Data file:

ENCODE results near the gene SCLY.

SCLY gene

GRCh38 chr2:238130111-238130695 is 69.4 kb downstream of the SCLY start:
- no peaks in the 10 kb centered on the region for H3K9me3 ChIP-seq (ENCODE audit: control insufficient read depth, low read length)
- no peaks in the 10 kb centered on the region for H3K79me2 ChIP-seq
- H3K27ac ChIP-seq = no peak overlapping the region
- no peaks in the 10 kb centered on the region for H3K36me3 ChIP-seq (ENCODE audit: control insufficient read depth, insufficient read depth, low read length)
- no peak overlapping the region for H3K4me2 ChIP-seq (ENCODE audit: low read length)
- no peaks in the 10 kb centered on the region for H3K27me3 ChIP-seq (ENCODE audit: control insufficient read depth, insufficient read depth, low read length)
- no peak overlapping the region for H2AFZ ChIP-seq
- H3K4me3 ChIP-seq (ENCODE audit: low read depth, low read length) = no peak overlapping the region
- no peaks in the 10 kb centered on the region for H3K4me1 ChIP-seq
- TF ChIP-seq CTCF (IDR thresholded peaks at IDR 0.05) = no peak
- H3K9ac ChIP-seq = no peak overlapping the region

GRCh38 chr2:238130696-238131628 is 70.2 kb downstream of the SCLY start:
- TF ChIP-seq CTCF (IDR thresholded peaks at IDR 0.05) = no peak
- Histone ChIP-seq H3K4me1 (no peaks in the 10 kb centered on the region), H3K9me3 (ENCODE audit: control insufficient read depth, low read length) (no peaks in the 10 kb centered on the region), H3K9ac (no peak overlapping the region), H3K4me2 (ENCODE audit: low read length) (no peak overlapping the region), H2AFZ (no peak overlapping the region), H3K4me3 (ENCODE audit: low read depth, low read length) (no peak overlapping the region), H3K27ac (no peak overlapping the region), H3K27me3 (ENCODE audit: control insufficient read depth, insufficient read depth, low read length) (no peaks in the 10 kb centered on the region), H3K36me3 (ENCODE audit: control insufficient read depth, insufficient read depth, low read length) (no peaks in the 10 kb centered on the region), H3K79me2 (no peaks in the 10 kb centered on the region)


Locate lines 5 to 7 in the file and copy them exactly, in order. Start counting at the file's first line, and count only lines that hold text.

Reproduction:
- no peaks in the 10 kb centered on the region for H3K79me2 ChIP-seq
- H3K27ac ChIP-seq = no peak overlapping the region
- no peaks in the 10 kb centered on the region for H3K36me3 ChIP-seq (ENCODE audit: control insufficient read depth, insufficient read depth, low read length)